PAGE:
4. Do not overlook evil or shrink from administering justice, but always be ready to forgive wrongdoing freely admitted and honestly regretted.
    5. Live life with a sense of joy and wonder
    6. Always seek to be learning something new
    7. Test all things; always check your ideas against the facts, and be ready to discard even a cherished belief if it does not conform to them.
    8. Never seek to censor or cut yourself off from dissent; always respect the right of others to disagree with you.
    9. Form independent opinions on the basis of your own reason and experience; do not allow yourself to be led blindly by others.
    10. Question everything

Dawkins also has something to say about that fraught area of sexuality which evidently so concerns D.T. and his Christian friends. But whereas The Donald emphasizes power and exploitation while his friends emphasize prohibition and suppression, Mr. Dawkins’ commandments stress the joy and freedom centralized in today’s readings. Dawkins writes:

  1. Enjoy your own sexual life (as long as it does not harm to others), and let others enjoy their sexual lives in private according to their own inclinations which in any case are none of your business.
    2. Don’t discriminate against or oppress anyone because of their sex, race or (insofar as possible) species.
    3. Don’t indoctrinate your children. Teach them to think for themselves, how to weigh evidence, and how to disagree with you.
    4. Respect the future beyond the temporal limits of your own life.

Now those laws are “delightful,” wouldn’t you agree? They seem to make sense because they reflect human nature and nature’s laws. Their observance could bring the world together rather than tearing it apart on the basis of supposedly revealed religious dogmas.

That’s what Roman Catholic (but suspended) theologian, Hans Kung thinks. He says that such a “global ethic” is necessary to finally end the armed conflicts that characterize our age. Towards that end, Kung has articulated four principles: (1) International peace is impossible without peace between religions; (2) there can be no inter-religious peace without inter-religious dialog; (3) there can be no inter-religious dialog without agreement about a global ethic, and (4) our world cannot survive without such an ethic that is universally accepted.

The United Nations seconds Dr. Kung. It boils down his desired global ethic to just four basic “commandments”: (1) Don’t kill; (2) Don’t rape; (3) Don’t lie, and (4) Don’t steal.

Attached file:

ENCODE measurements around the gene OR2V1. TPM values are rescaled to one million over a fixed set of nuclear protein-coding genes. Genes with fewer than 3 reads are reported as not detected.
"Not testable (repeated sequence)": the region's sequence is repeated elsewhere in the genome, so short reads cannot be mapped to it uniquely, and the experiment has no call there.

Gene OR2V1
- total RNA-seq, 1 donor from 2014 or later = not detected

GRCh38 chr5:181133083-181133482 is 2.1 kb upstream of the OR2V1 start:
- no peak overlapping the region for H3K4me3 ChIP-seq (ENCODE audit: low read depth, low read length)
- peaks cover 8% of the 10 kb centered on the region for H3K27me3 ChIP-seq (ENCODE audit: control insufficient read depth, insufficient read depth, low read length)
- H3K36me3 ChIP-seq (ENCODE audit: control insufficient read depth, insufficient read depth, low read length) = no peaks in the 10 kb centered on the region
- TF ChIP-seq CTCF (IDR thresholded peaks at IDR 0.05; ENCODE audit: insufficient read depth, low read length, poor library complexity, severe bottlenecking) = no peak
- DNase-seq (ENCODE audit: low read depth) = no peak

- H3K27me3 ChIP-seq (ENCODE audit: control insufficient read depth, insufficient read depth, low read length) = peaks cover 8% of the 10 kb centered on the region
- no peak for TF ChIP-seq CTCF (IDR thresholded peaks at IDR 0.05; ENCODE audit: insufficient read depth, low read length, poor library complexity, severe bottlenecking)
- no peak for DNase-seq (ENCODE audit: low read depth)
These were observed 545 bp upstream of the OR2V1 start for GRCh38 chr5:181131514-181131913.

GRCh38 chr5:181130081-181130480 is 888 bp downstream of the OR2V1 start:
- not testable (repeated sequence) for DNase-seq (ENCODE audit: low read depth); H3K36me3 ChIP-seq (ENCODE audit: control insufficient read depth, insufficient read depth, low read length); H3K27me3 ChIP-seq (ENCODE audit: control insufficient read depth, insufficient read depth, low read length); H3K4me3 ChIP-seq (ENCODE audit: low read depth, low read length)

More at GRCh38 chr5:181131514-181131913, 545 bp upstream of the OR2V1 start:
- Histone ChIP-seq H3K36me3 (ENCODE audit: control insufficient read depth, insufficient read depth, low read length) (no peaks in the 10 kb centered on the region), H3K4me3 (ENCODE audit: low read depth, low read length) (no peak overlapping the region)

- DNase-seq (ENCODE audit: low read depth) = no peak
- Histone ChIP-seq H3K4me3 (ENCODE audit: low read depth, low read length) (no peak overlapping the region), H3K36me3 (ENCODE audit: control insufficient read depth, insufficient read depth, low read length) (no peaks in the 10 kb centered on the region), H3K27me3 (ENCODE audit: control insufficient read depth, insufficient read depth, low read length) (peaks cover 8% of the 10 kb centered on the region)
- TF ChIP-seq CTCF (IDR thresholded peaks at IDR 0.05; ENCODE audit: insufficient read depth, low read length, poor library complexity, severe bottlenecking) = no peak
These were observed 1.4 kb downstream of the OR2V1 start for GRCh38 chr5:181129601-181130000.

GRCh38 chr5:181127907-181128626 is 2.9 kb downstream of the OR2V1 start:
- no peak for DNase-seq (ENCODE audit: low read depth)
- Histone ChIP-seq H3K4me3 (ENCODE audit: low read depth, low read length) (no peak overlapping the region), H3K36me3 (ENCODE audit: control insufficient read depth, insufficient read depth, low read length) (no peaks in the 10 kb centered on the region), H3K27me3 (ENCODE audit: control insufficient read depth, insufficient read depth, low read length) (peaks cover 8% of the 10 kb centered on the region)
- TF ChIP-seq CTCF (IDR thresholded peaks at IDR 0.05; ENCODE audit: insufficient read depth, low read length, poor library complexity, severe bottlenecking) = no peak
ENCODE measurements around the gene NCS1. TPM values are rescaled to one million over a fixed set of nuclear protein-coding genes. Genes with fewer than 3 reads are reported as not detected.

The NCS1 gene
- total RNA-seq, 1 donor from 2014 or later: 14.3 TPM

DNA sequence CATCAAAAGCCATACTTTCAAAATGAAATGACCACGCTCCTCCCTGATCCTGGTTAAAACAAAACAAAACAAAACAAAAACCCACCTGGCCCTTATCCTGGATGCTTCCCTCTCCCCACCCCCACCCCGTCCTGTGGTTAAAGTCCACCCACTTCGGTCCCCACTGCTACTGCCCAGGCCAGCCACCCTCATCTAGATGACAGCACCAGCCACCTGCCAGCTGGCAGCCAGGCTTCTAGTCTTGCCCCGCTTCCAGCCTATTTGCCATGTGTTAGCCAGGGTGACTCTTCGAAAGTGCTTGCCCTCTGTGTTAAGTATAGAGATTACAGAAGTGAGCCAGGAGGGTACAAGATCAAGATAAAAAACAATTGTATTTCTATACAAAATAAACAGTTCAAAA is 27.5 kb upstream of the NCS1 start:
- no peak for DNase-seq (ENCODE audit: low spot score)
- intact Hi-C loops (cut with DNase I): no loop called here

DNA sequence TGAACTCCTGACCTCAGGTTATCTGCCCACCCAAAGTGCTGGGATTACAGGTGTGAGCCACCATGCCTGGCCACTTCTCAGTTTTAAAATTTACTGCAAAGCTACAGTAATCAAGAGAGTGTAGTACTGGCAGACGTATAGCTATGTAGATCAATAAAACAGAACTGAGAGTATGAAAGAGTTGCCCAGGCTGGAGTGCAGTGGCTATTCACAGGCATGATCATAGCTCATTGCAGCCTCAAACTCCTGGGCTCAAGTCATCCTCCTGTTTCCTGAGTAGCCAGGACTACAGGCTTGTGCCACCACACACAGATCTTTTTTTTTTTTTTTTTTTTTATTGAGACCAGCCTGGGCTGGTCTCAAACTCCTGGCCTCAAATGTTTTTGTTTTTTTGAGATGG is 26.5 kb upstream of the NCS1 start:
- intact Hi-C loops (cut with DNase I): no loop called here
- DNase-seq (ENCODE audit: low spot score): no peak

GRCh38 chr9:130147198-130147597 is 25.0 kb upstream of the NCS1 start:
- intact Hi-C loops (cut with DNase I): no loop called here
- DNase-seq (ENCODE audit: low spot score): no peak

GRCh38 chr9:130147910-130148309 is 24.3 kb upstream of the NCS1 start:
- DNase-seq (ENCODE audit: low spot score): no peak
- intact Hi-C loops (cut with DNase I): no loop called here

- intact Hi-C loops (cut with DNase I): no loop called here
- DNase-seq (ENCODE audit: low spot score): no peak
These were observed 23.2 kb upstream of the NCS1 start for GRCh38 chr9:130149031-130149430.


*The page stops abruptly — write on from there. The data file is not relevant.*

Could it be that Christians have more to learn about God’s law from an atheist than from the authoritarian so many Christians and Christian pastors evidently support?

In any case, while the latter promises eternal conflict, the former holds hope of dialog, mutual understanding, and cessation of hostilities.

The choice is ours: Trump’s self-serving law or God’s law written in our hearts.

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Mike Rivage-Seul's Blog

Emeritus professor of Peace & Social Justice Studies. Liberation theologian. Activist. Former R.C. priest. Married for 45 years. Three grown children. Six grandchildren.

6 thoughts on “The Ten Commandments: God’s and The Donald’s (Sunday Homily)”

  1. Throughout our long history on Earth wise people have come up with short statements, sutras, mantras that point to profound truths. When Christ was asked to give the most essential expression to his teaching, he said, “Love God and Neighbor.” One could boil this down further to simply “Love.” And neighbor(s) means “all our relations – everything” (Lakota Sioux).

    For me, there is no greater mantra than “Love.” To expand it’s meaning: Love everything unconditionally. In every moment remember and serve Love. To do this is the whole meaning and purpose of our lives on Earth. To think, feel, and behave in any other way leads us into error, and if persisted in will destroy life.


  2. How deep is Love in the nature of Reality?

    “And the angel of the LORD appeared to him in a flame of fire out of the midst of a bush. He looked, and behold, the bush was burning, yet it was not consumed.” ~ Exodus 3:2

    What did Moses see that day? He saw in a higher consciousness the Presence of the Divine Love-Radiance that burns at the heart of everything in this seemingly solid world.


  3. When we say “God” or whatever other name we choose for the ultimate, we are knowingly or unknowingly saying “Love.” For Love is the profound reality of the highest and most wonderful reality underlying everything. I am That, You are That, All of this is That, and there is only That Love in all existence. Remembering this Love is the Path of Everlasting Life.